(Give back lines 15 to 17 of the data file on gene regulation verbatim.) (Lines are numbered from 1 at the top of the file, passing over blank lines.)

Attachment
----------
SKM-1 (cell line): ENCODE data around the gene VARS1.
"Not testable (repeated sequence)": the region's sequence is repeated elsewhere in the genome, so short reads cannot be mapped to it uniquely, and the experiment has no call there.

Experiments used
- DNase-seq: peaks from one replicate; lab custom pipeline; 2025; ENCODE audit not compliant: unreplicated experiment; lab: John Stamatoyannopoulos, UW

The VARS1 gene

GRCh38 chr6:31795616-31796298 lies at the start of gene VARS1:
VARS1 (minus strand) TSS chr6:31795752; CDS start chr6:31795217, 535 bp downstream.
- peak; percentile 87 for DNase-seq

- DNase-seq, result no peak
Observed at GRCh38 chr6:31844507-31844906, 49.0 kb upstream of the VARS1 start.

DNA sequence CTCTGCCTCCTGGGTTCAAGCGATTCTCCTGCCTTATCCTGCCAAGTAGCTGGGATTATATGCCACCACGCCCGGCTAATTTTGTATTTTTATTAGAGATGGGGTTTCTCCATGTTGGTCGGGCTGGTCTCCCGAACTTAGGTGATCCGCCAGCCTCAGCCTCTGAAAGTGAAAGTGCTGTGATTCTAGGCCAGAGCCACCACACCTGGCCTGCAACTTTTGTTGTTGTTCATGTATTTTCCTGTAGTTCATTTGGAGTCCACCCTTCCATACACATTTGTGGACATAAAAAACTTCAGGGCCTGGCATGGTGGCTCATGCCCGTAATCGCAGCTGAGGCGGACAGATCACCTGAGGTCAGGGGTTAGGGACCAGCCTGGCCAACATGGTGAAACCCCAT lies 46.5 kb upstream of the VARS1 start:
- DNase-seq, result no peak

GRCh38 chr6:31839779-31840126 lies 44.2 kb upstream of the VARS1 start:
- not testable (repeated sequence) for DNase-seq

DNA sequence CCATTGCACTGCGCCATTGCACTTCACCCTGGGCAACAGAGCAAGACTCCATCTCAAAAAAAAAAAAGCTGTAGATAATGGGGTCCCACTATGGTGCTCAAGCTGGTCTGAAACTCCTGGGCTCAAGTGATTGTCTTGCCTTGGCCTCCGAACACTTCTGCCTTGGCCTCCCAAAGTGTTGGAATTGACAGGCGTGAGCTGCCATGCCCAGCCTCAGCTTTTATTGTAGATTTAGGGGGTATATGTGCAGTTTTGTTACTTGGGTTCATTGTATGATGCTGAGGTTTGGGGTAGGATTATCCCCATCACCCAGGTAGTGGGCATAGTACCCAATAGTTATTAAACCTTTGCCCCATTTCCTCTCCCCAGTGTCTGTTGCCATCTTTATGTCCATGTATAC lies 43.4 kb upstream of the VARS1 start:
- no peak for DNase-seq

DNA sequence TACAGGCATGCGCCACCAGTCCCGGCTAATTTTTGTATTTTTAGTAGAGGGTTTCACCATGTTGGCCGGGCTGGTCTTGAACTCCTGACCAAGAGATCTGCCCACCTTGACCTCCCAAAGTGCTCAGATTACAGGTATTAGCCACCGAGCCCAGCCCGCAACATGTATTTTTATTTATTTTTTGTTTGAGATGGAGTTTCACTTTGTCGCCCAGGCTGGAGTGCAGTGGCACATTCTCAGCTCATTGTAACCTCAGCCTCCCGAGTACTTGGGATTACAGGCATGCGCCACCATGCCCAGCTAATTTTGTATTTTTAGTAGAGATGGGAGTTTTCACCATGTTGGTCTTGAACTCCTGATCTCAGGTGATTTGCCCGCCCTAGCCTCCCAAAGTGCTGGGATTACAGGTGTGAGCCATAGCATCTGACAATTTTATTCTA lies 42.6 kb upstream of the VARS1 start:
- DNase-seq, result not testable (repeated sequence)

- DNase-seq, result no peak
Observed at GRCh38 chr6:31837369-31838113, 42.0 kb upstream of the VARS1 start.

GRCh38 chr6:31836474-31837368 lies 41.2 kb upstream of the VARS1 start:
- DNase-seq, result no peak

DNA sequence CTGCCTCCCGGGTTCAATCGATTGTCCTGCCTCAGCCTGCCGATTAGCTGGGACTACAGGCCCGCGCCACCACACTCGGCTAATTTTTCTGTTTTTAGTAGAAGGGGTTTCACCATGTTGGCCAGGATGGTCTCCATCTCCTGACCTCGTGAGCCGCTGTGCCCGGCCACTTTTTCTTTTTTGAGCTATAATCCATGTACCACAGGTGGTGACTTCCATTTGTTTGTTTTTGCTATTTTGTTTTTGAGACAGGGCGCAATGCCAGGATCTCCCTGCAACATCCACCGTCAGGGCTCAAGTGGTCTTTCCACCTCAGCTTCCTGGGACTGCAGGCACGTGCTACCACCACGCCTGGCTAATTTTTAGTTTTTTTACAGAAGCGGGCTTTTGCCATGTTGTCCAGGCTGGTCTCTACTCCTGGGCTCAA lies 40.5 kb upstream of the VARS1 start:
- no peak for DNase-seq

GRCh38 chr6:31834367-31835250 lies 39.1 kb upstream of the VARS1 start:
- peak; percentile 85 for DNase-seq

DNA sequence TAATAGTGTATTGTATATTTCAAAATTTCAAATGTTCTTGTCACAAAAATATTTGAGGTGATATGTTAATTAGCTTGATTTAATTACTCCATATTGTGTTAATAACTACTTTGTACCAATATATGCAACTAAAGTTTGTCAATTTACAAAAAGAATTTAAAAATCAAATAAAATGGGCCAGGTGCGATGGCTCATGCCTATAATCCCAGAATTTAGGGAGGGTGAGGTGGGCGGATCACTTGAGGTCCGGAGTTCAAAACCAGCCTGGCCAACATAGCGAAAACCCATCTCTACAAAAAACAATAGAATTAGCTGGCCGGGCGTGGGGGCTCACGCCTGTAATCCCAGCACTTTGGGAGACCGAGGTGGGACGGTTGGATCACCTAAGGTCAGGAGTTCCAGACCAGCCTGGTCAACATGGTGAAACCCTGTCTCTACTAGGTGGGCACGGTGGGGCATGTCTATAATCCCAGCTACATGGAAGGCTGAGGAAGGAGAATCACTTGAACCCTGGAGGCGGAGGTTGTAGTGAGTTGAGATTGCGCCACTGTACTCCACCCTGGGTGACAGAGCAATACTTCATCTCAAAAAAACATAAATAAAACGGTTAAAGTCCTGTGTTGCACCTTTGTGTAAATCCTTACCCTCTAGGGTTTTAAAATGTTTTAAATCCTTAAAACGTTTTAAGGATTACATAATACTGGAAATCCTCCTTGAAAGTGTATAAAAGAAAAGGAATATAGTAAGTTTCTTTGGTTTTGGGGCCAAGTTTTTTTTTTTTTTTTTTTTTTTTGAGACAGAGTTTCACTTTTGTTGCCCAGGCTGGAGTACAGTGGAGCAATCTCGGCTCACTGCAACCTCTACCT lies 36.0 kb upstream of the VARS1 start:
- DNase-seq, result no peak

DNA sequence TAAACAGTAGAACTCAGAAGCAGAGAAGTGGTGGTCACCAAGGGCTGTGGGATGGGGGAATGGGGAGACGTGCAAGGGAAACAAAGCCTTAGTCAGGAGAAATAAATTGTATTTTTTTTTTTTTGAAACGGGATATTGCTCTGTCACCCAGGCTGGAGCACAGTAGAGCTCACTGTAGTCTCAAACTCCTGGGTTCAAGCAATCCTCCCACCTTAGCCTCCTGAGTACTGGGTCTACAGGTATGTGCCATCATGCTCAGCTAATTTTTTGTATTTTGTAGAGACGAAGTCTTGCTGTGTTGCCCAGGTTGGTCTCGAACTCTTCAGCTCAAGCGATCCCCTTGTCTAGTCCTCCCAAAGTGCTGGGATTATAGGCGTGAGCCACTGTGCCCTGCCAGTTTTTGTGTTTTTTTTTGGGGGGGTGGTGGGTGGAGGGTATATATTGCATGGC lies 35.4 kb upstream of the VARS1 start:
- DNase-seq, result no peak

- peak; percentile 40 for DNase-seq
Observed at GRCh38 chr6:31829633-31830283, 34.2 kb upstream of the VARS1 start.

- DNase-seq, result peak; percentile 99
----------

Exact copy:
DNA sequence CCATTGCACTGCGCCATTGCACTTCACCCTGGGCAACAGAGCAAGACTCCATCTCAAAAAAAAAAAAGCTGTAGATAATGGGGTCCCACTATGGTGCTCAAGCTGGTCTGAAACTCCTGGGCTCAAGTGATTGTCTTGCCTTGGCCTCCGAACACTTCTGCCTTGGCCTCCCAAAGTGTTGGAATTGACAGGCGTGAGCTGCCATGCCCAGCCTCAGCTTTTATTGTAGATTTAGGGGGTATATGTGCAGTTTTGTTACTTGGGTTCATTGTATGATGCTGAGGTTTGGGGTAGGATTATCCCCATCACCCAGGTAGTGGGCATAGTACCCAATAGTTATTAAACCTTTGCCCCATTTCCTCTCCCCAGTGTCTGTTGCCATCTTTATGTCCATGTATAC lies 43.4 kb upstream of the VARS1 start:
- no peak for DNase-seq

DNA sequence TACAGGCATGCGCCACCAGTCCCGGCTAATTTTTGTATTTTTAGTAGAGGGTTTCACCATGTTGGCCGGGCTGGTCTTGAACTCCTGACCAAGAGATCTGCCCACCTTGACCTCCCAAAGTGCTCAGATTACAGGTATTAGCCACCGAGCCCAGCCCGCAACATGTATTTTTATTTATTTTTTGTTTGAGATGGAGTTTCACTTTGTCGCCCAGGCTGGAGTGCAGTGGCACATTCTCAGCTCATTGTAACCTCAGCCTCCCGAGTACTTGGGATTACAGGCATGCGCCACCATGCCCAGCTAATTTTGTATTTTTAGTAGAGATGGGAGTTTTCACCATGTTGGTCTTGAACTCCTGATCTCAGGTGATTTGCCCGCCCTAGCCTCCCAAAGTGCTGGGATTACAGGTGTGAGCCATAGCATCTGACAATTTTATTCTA lies 42.6 kb upstream of the VARS1 start: